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Archiver > LONDON > 2006-03 > 1143825398

From: Eve McLaughlin <>
Subject: Re: [Lon] Death Inquests held in Pubs
Date: Fri, 31 Mar 2006 18:16:38 +0100
In-Reply-To: <002c01c65493$e4936b30$0200a8c0@FIDLER>

In message <002c01c65493$e4936b30$>, Mo Fid
<> writes
>Hi Everyone
>I have found a report in the Times Newspaper of an inquest held in to the death
>of a waterman in September 1827 after the Wherry he was in was struck by a Steam
>Packet, capsized and he drowned. The incident took place near the Tower and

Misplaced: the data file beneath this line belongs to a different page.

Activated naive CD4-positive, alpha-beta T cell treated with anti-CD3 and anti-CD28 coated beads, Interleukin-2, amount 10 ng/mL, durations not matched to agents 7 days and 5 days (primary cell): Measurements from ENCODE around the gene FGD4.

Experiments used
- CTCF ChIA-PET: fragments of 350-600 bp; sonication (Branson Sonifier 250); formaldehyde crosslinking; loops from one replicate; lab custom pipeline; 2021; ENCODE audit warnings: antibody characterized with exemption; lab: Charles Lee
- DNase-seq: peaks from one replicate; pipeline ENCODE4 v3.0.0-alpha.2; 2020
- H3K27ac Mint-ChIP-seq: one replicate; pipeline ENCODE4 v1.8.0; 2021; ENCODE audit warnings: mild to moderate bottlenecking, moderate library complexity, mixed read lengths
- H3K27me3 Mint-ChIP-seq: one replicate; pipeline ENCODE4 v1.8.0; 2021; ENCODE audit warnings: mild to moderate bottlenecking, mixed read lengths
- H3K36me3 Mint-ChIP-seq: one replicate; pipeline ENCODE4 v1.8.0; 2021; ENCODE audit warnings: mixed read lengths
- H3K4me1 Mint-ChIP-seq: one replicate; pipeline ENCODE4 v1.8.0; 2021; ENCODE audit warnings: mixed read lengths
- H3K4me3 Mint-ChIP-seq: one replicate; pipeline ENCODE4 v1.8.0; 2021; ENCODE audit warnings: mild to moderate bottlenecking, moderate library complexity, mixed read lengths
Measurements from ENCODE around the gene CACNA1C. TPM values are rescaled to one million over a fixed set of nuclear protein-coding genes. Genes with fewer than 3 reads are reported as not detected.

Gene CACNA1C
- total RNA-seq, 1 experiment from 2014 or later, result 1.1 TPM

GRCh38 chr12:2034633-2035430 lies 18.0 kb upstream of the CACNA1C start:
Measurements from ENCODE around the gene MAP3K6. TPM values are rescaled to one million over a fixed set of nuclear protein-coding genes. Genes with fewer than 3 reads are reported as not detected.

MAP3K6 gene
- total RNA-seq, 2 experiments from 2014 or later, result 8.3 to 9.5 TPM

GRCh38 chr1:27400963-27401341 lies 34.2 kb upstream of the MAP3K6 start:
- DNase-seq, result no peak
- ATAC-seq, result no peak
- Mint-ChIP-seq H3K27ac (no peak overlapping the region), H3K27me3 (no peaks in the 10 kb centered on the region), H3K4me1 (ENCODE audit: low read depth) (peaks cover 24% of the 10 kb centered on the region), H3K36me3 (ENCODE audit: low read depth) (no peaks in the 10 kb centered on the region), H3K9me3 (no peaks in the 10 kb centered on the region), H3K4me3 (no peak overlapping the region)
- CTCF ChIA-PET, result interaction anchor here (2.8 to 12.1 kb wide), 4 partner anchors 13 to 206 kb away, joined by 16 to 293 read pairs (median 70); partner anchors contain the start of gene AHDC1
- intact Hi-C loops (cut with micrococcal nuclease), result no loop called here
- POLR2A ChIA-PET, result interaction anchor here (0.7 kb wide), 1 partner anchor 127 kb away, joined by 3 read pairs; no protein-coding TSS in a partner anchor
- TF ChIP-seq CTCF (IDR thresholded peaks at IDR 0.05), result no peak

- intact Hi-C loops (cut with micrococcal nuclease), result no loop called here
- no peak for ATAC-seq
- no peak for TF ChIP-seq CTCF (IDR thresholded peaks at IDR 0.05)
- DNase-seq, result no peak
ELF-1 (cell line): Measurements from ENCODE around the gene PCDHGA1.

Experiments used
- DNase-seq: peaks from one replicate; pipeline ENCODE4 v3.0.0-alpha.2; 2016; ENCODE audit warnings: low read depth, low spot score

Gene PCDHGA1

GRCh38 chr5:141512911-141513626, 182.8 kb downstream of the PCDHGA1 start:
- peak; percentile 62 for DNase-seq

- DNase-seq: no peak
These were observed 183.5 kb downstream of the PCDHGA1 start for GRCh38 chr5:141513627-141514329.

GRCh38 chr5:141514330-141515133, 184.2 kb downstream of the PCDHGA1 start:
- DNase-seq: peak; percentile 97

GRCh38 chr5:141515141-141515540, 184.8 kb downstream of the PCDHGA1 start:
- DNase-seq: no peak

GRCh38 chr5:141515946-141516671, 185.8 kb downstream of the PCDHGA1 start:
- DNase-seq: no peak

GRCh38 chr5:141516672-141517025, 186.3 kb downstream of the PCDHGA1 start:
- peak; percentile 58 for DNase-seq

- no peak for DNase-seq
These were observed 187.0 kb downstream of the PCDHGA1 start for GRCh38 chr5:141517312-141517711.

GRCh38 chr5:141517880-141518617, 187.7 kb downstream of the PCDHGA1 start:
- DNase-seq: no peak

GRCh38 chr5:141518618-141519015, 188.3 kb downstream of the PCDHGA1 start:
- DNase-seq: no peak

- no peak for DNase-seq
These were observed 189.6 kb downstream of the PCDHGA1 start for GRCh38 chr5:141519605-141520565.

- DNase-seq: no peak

>Pickle Herring Stairs
>I am interested in the report as the other man involved, who survived, could be
>an ancestor.
>Do you think anything can be inferred by the fact that the inquest was held at
>the sign of the Waterman's Arms public house Dockhead in Bermondsey?
>Were impromptu inquests often held at public places such as Pubs near where the
>deceased and witnesses lived?.

Very common - the pub would have a large room capable of holding the
body, the officials, witnesses and curious members of the public.
And there was the additional point that the floor would probably be
sawdust coivered, which would mop up the water from the body and
The landlord wouldn't mind - nothing like a good inquest to drive
people to drink.

Eve McLaughlin

Author of the McLaughlin Guides for family historians
Secretary Bucks Genealogical Society

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